Template for Facilitated Workshops

A facilitated workshop, also called decision conferencing, is a socially interactive approach to group decision making in order to generate a shared understanding of the problem and to produce a commitment to action. Facilitated workshop combines decision theory, group processes and information technology over an intensive up to two or three-day session attended by key players with different fields of expertise. The primal arrangement is that a small group of key players is seated at a semicircle to discuss the problem through a facilitator who aids the group's discussion and sharing of knowledge. In the background an analyst, using decision-aiding technology, models the group views. Our experience supports the view that these two people should be neutral outsiders.

It is argued that decision conferencing produces conditions for creative and effective decision making. Participants are not on home ground. Usually sessions take place in a specially designed room. Nowadays the participants often work on their personal computers connected to each other via a wireless local area network (W-LAN). The group is carefully composed of problem owners representing all perspectives of the issue to be resolved.

Other forms of decision conferences have also been suggested. For example, the spontaneous decision conferencing concept where the whole process can be accomplished in just a few hours and with minimal arrangements. Time is commonly limited. Using preceding preparatory meetings and reports the process is seen to comply with conventional emergency management. Another approach is the interview technique in order to analyse the decision situation from the perspective of key players.

Goals for the National Workshops


  • develop methods for stakeholder involvement in exercises and emergency planning;
  • deepen insight on value judgements that are brought into play by the stakeholders;
  • identify the forms of strategy that relevant organisations wish to consider;
  • explore how the radiological, socio-psychological, economic, etc. and their relative im-portance related to the bases for international (generic) guidance on intervention.

This all means that we are digging deeper in the justification and optimisation than conventionally is done during emergency exercise or stakeholder panels. The process is not just an application of preset intervention levels but the reasoning behind them. A real commitment of all key players (and us) is required.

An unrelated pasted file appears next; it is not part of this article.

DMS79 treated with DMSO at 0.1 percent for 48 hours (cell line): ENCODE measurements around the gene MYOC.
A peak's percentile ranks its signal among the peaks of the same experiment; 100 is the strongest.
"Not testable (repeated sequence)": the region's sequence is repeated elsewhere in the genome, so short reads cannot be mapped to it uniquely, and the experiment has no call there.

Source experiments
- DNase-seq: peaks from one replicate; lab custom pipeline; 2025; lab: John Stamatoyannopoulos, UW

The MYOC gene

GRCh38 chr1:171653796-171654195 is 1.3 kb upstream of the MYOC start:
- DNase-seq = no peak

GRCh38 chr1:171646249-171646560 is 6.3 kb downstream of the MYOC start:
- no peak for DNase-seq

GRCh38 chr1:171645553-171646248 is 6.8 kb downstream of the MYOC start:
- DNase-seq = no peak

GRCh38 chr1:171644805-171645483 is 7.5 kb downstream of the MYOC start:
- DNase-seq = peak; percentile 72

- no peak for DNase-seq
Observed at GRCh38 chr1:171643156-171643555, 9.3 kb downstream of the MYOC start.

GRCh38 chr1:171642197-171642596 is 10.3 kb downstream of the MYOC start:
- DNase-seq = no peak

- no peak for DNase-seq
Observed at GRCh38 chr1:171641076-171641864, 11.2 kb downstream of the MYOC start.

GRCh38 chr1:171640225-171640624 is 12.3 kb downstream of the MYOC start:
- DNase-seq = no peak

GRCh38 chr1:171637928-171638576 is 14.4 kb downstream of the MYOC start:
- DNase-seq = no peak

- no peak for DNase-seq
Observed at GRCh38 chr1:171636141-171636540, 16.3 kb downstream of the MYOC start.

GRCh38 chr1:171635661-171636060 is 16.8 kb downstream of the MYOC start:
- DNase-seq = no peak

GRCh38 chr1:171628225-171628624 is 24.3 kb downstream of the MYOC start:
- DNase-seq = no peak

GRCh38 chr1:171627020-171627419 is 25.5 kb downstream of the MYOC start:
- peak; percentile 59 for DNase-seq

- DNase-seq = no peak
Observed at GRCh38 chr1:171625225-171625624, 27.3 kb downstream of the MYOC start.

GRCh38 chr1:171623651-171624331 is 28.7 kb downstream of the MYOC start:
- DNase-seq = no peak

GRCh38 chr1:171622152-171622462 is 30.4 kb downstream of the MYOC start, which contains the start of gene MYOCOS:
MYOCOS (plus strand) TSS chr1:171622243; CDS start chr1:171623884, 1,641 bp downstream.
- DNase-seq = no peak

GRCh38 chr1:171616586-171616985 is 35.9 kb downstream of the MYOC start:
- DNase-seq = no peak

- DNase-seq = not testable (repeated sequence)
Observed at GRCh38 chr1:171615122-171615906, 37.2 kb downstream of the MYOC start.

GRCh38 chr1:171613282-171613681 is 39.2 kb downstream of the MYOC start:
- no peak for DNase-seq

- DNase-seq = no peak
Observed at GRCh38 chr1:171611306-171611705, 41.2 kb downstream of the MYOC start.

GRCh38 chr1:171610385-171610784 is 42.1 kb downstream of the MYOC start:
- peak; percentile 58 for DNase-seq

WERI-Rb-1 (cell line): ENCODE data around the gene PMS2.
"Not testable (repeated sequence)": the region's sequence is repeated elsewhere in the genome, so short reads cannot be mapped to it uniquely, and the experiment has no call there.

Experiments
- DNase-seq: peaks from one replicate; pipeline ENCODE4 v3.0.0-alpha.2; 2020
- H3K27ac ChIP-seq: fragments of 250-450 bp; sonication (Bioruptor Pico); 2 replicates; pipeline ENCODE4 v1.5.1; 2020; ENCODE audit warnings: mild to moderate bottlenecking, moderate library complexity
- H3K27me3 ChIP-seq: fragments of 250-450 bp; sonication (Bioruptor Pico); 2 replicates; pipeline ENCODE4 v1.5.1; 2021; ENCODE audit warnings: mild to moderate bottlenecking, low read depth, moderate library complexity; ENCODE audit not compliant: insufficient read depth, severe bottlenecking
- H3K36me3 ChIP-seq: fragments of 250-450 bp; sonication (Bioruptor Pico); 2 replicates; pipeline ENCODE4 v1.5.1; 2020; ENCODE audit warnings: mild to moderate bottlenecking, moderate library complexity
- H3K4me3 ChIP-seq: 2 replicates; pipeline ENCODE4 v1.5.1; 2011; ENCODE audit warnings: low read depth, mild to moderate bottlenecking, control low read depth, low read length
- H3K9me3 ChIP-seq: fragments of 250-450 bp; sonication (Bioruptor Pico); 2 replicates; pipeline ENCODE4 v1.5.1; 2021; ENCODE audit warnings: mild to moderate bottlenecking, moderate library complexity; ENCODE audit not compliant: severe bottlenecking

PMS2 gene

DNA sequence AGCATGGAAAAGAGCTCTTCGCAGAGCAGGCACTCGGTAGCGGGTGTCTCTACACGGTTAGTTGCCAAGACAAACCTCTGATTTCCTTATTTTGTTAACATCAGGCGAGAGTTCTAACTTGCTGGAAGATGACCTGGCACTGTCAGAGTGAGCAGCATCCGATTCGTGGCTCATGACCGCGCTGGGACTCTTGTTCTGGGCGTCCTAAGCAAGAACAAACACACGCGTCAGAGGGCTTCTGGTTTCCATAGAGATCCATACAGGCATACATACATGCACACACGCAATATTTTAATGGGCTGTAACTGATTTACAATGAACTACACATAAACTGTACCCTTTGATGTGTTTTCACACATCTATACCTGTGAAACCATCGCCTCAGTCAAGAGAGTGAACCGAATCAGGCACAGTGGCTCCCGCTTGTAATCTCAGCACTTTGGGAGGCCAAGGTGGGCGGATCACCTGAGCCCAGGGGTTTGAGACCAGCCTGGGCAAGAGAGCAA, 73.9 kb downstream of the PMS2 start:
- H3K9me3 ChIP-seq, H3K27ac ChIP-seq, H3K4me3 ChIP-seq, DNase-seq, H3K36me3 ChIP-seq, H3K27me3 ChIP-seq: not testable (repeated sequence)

The aim of the workshop is to acquaint participants with techniques and methodologies for conducting facilitated workshops. In the seminar you will discuss issues in emergency management, procedures for running facilitated workshops, multi-attribute decision models and the use of evaluation software. The hands-on evaluation exercises will train experts and facilitators to conduct scenario-focused workshops in their own countries. In order to enhance to learning process you are free to use the HUT e-learning material prepared for you: decision theory, how to use evaluation software Web-HIPRE etc.

Emergency Scenario

STUK is preparing case studies in the area of emergency management which you can analyse by yourself. The scenario for national workshops will be uploaded soon. Further information will be given on case-by-case basis.

Preliminary Tasks in Each Country

  1. Identification of relevant key players
    Concerning decisions on clean-up actions list participating organisations and their duties, especially who are the relevant stakeholders, who are preparing recommendation, which are the organisations that take the final and formal decision and who is implementing actions. Above all, who you are going to invite in the workshop. Outline of Call letter

  2. Calculations for the consequence table
    The values of the following tangible attributes in different strategies are needed:
    • Collective dose to the public and number of cancer cases (manSv).
    • Dose to the workers. Projected collective dose to the workers carrying out the recovery operations (manSv).
    • Costs. The monetary costs caused by implementing recovery operations. Total costs include direct costs of operations, e.g., collecting waste, transportation, disposal ().

    How you define strategies of clean-up actions and how you aim to calculate the numbers in the consequence table?

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